The simple description above does not do justice to this wonderful film. The acting, the direction by Fred Zimmerman , the cinematography (by Floyd Crosby, who won a Golden Globe for his work on this classic, later ended up lensing a lot of A.I.P.’s horror and science fiction classics, and by the way is the father of David Cosby of THE BYRDS fame), the editing and the music all work perfectly to tell this tale of courage.
Critics at the time were rather mixed in their reception to the film. Even John Wayne (who turned down the role of the Sheriff) attacked the film, and often said that he and Howard Hawks made RIO BRAVO (WB,1959) in response.
Audiences, however, flocked to the film, and the film made $3.4 million dollars on its $730,000 investment. The film also won many awards, including four Oscars (Best Actor, Best Film Editing, Best Music (Dimitri Tiomkin) and best song (Dimitri Tiomkin & Ned Washington for “Do Not Forsake Me, Oh My Darlin’”, sung by Tex Ritter). Incongruously, John Wayne accepted the Oscar for Gary Cooper. Here is a clip from the 25th Academy Award, held March 19,1953, and the first one televised:
The film was nominated for but lost Best Director, Best Picture, and Best Writing/Screenplay. Katy Jurado won a Golden Globe Award for Best Supporting Actress for her role as Helen Ramírez, the first Mexican actress to receive the award. Crosby’s cinematography also was a Golden Globe recipient.
The OLIVE FILMS BLU RAY reviewed here puts CRITERION on notice that there is another company that knows how to give classic films the Deluxe Treatment they deserve. HIGH NOON and JOHNNY GUITAR (not seen by this reviewer) are the premiere films from Olive Films’ Signature series, and if this film is any indication, film lovers will be happily paying to get these collectible treasures for their collections.
HIGH NOON has been beautifully presented in its original 1.37:1 aspect ratio. You will note black bars or both the left and right side of the screen but after a few moments, you will cease noticing them. The 1080p 4 K scan brings out the very rich black and white details, letting you see the beads of sweat on Cooper as he desperately seeks out his posse, as well as detailing in the costuming and the sets clearer than they have been seen in years.
The sound is presented in its original mono audio in a hiss free DTS-HD Master Audio track. Whether using the television sound or outside speakers, the sound is rich and clear. The yellow subtitles are clean and follow the action and dialogue perfectly.
The work above would make the Olive Films Signature Release worth having, but they have added some superior extras.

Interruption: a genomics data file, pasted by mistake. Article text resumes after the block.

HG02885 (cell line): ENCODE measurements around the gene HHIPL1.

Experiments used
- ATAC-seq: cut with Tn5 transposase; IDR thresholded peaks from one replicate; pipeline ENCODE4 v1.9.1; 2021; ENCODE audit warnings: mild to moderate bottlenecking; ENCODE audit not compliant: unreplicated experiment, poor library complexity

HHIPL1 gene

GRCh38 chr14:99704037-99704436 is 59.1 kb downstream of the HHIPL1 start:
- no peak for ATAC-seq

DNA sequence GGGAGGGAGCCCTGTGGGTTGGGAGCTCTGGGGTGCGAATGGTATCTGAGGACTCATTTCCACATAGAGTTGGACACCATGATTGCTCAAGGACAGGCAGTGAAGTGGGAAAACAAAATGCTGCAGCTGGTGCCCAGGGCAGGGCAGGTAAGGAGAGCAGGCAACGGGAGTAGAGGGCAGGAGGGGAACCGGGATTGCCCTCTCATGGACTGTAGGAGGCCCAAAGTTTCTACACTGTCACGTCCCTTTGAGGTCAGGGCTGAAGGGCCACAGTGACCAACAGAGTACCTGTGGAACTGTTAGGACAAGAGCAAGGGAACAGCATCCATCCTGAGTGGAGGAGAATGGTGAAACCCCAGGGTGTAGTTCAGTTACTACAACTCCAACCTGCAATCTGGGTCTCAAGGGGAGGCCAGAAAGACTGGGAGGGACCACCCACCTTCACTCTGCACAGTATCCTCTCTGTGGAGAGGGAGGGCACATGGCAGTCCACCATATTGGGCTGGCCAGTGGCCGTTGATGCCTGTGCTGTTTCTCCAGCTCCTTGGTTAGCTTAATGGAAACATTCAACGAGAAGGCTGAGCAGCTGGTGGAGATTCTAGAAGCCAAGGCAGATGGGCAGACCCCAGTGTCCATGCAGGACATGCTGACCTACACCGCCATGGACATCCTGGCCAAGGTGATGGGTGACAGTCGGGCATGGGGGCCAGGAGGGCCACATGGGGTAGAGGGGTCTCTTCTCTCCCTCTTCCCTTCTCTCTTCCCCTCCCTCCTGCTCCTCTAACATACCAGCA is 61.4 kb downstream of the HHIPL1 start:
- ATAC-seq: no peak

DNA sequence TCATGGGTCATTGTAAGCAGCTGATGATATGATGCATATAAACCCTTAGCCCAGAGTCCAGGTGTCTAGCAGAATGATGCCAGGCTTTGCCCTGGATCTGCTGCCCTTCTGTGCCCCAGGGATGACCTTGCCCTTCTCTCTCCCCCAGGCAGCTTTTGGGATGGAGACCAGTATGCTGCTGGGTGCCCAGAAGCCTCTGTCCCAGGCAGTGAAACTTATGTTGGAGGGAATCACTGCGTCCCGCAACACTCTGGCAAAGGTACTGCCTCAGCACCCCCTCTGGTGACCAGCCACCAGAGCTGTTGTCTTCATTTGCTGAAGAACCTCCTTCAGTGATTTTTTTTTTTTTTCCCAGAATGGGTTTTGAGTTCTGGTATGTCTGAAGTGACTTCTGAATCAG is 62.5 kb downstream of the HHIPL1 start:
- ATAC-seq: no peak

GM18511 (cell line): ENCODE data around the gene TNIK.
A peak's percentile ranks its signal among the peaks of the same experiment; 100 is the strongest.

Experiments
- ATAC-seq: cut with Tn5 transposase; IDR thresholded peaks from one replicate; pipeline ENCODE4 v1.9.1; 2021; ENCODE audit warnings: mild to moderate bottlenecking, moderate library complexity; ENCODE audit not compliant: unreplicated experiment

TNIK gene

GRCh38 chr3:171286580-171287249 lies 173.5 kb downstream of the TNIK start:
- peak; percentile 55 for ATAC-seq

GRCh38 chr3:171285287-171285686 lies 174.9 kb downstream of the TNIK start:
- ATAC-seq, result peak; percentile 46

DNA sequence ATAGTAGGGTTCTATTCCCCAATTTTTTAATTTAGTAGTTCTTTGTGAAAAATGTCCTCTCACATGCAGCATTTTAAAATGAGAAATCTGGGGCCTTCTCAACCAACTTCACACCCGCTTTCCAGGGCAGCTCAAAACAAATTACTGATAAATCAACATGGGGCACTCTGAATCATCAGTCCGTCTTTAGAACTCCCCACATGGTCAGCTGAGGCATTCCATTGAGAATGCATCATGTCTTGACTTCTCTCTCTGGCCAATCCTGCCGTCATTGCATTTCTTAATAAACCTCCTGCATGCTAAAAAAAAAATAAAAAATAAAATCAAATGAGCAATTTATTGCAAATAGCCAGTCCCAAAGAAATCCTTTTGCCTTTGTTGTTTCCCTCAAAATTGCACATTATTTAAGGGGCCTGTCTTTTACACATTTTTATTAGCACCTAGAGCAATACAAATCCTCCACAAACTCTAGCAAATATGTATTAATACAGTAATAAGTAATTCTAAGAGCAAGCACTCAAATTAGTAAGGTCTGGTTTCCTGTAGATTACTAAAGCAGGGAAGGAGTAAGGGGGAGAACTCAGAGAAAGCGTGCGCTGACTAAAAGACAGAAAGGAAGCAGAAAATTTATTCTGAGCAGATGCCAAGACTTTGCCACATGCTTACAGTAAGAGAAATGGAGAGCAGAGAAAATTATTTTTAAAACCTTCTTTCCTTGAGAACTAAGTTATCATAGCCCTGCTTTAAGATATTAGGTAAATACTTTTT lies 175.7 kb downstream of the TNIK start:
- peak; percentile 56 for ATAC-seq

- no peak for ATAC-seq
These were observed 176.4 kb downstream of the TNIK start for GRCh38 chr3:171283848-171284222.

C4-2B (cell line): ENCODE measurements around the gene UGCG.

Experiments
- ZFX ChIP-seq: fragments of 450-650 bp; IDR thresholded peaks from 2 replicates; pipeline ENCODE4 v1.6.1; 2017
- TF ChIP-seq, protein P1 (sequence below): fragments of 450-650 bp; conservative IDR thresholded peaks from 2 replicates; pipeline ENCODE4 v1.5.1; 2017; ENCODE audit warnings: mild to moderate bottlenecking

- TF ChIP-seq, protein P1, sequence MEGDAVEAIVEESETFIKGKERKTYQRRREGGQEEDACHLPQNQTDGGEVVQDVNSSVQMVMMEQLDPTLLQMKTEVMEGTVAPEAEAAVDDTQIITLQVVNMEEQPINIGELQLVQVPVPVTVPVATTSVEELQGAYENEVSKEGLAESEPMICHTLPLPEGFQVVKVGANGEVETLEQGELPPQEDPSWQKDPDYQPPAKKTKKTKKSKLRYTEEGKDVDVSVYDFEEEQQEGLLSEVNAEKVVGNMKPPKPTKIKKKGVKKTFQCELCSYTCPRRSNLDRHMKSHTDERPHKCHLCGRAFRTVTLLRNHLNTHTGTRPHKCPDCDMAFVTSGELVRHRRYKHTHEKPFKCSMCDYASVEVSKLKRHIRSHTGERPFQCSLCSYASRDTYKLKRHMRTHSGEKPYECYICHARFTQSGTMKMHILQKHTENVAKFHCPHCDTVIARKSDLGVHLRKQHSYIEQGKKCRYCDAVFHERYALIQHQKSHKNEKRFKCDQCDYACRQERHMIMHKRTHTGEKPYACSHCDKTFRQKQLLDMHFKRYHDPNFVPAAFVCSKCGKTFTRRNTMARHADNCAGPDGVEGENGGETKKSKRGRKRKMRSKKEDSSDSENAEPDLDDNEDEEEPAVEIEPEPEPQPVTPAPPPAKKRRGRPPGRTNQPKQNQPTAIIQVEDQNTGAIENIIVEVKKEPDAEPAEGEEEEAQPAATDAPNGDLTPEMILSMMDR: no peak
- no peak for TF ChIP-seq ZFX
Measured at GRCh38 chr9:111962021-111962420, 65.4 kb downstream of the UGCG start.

Inside the cardboard cover is a clear digipack slipcase containing the single disc. The cover art can be reversed and used with a panoramic view of Cooper walking the town’s empty streets.
Besides the disc is a nice little booklet written by Nick James of Sight & Sound Magazine called ‘Uncitizened Kane “wherein it talks about Cooper in THE VIRGINIAN (Paramount,1929) and the Cooper in this classic film. This is also available on the disc to read by skimming through using your directional arrows.
Also on the Disc:
“A Ticking Clock” – Director (THE PUNISHER, New World,1989) / Editor Mark Goldblatt talks in detail about the importance of the editing of HIGH NOON.
“A Stanley Kramer Production”-Producer Michael Schlessinger (DARK & STORMY NIGHT, Shout Factory,2009) talks about Producer/Director Kramer and his career.
“Ulcers & Oscars: The Production History of High Noon” – the late Anton Yelchin (Chekov in STAR TREK: BEYOND, Paramount ,2016) narrates this marvelous behind the scenes story.
Trailer – Not the original 1952 trailer (“Stanley Kramer’s Masterpiece of Suspense!”, Presented by World Entertainment Corp.), this gives you an idea how the film used to appear before the painstaking restoration.
The only quibble (am I too greedy?) that I had is that I wish that they had found and added the 2 hour PBS documentary “Darkness at High Noon: The Carl Foreman Documents “(PBS,2002), though it was made when all the people involved were long dead, and perhaps unable to defend themselves against various charges (it was not very favorable to Kramer). Perhaps someone will release the documentary as its own separate disc.
Still, this is a must have for any collector of classic American Films.
There have been indirect sequels and remakes for television, and it was recently announced that Relativity Pictures is remaking the film, though setting it Present Day. http://variety.com/2016/film/news/relativity-remaking-high-noon-present-day-1201862842/
However, none of these have come close to the film that was the first film selected for preservation in the United States National Film Registry by the Library of Congress.
Rush out and get the Olive Films Signature Release of HIGH NOON.
-Kevin G Shinnick